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Christie’s Is Auctioning Off a Massive Emerald Once Owned by Catherine the Great

It's one lot in a sale appropriately titled "Magnificent Jewels."

Catherine The Great Emerald Christies Christie's

On the list of things Russian Empress Catherine the Great is known for, her gob-stopping jewelry collection isn’t at the top of the list. After all, what are a few mere baubles compared to administering the Golden Age of one of the world’s most powerful nations—and being, unquestionably, one of the most powerful women in history?

But make no mistake: The jewels she left behind are deeply impressive in their own right. Take for example a diamond-and-emerald necklace that Christie’s will auction on May 15 as part of its Magnificent Jewels sale in Geneva. The necklace features a pear-shaped emerald that belonged to the Russian Imperial collection for over a century.

The story goes that the emerald originally weighed over 107 carats and featured a rectangular cut. When Catherine died in 1796, her jewels were passed onto her children; eventually, Tsar Alexander II gave the stone to Duchess Marie of Mecklenburg-Schwerin when she married his son, Grand Duke Vladimir, in 1874.

Since then, the stone has changed hands a number of times. Cartier bought the stone from the Russian royal family in 1927, and in 1954 it cut the stone into the pear shape seen now to enhance its natural brilliance. It was suspended from a diamond necklace acquired from the Payne Whitney family and, soon after, John D. Rockefeller himself bought the whole thing.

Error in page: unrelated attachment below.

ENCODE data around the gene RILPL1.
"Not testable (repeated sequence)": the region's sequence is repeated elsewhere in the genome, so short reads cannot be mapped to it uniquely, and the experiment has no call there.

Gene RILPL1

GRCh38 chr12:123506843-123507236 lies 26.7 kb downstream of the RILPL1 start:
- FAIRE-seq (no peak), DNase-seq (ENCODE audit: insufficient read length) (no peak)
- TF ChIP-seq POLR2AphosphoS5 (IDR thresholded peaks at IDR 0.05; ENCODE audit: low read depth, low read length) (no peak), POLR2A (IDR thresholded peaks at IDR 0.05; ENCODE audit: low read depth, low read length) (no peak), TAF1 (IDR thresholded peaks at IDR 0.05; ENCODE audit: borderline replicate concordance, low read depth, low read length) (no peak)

The emerald was cut from a rectangle to its current pear shape in order to enhance its natural brilliance.

The emerald was cut from a rectangle to its current pear shape in order to enhance its natural brilliance.  Christie's

The necklace was auctioned in Switzerland in 1971 and has been in the hands of private collectors ever since. It’s now attached to a more contemporary diamond setting, but it still carries all the history of the original stone.

Christie’s estimates that the necklace will sell for somewhere between $2.3 million and $3.5 million, but given this stone’s incredible provenance—not to mention its literal shining place in history—we wouldn’t be surprised to see the final bid rise well beyond the top estimate.

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